As Poland’s Legacy of CIA Torture Erupts, Europe’s Human Rights Court Must ActFor more visit the Open Society blog.
Poland has never officially acknowledged allowing the CIA to hold and interrogate suspects at a secret CIA “black site” in 2002 and 2003, despite a judicial investigation into the affair launched in 2008.
But this week, just days after the visit to Warsaw by President Barack Obama, the issue has erupted into a major political row, after a front-page story in the leading daily newspaper Gazeta Wyborcza claimed that the prosecutor heading the black site investigation had been removed for political reasons.
The newspaper asserted that the previous prosecutor may have been preparing to charge high ranking [Polish, I believe] officials with crimes against humanity over the human rights abuses that occurred at the site, which included torture and the holding of suspects incommunicado.
On Tuesday, the Polish media additionally reported that Jozef Pinior, a Polish member of the European Parliament, has confirmed the existence of a document signed by Mr Miller regulating the functioning of the secret CIA prison at Stare Kiejkuty. The document, according to Pinior, included establishing what should be done “if a dead body of one of the persons held there should appear.”
His statement —- especially in light of attempts by Poland and the U.S. to evade every measure of accountability for torture and rendition -— further underscores the need for the European Court to swiftly intervene in the case of Guantánamo prisoner Abd-al Rahim al-Nashiri, who was brutally tortured at that prison and now faces the prospect of an unfair trial by military commission followed by the death penalty.
On May 6, 2011, the Open Society Justice Initiative filed a case against Poland on behalf of al-Nashiri before the European Court of Human Rights. The case -— still pending before the Court -— seeks accountability for Poland’s active complicity in al-Nashiri’s torture and incommunicado detention at the CIA prison in Poland, as well as in his transfer from Poland despite the substantial risk of his facing the death penalty in U.S. custody. The case also urges the Court to direct Poland to use all available means to preclude the death penalty in his case.
The governments of Poland and the United States appear to be working hand in glove to evade accountability for torture and rendition. According to Gazeta Wyborcza, Poland and the US agreed that the US would not reply to a Polish request for assistance in the pending Polish investigation, so as to prolong the investigation until the case could be suspended.
Meanwhile, on May 16, 2011, the United States Supreme Court declined to review the last remaining legal challenge to U.S. rendition practices in the case of Mohammed v. Jeppesen, leaving intact the dismissal of the case on grounds of the state secrets privilege.
President Obama lavished praise on Poland during his visit there, declaring Poland “one of our closest and strongest allies,” and a “leader” on the rule of law.
The visit certainly confirms the strength of the alliance between Poland and the United States. But all the evidence suggests that in dealing with the legacy of the CIA's "extraordinary rendition" program it is regrettably an alliance to subvert rather than uphold the rule of law. U.S. courts have largely ratified such subversions of the rule of law and denied rendition victims their day in court. It is now up to the European Court of Human Rights to lead the way forward.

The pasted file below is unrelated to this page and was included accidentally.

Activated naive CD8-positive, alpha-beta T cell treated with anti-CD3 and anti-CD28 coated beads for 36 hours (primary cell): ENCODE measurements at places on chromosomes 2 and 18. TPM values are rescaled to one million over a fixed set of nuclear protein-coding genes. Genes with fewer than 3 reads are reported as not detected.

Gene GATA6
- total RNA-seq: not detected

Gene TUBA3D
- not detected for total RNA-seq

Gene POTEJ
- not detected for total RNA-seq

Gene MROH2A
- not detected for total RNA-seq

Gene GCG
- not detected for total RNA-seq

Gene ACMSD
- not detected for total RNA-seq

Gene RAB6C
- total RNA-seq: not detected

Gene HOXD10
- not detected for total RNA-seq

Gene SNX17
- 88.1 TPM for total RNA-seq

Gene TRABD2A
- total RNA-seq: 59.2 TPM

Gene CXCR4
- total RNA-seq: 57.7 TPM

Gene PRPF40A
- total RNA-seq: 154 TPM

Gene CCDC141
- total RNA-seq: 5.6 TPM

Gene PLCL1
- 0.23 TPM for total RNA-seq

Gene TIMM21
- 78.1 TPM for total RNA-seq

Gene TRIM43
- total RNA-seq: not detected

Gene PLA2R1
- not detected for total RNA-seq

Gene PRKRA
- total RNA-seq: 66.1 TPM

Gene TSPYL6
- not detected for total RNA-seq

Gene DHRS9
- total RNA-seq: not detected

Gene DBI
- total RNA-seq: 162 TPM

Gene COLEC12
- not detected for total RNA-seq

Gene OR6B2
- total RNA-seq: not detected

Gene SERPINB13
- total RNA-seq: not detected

Thursday, June 2, 2011
Wednesday, September 8, 2010
The five men include former prisoner Binyam Mohamed, whose case has been covered extensively by the press, and whose torture is a key reason the government of Great Britain recently announced that there would be an investigation of British collaboration with the United States on the torture and rendition programs. A UK Guardian story reported on protests by the legal charity Reprieve over the appointment of the intelligence-linked Sir Peter Gibson to head the inquiry. I'd made much the same exception to Gibson's appointment in my coverage of the announcement of the inquiry back in July. Of course, the British government claims no conflict of interest for the 76-year-old Gibson, who is Intelligence Services Commissioner, responsible for monitoring secret bugging operations by MI5, MI6 and GCHQ (Britain’s version of the NSA).
The 9th Circuit's final vote was tight, 6-5, and the decision and the dissents are well-worth reading (PDF). But this ruling is an outrage, and another indication of the anti-democratic nature of this supposed democratic state, made more ironic and sickening when you consider that the U.S. military spills the blood of hundreds of thousands, and makes refugees out of millions more, all in the name of spreading "Democracy." It would be funny, if it weren't so... so criminal and disgusting.
Consider this story from just one of the five defendants, Ahmed Agiza, seeking damages against Jeppesen DataPlan, Inc, the Boeing subsidiary that leased the planes used in some of the torture renditions. He was kidnapped by the CIA from Sweden and sent to Egyptian torturers three months after 9/11. Note, too, that Sweden had negotiated with Egypt guarantees of humane treatment (for all of you who believe the Obama administration's claims that getting guarantees regarding conditions of imprisonment and interrogation from "host" countries makes rendition "safe"). From the court's ruling: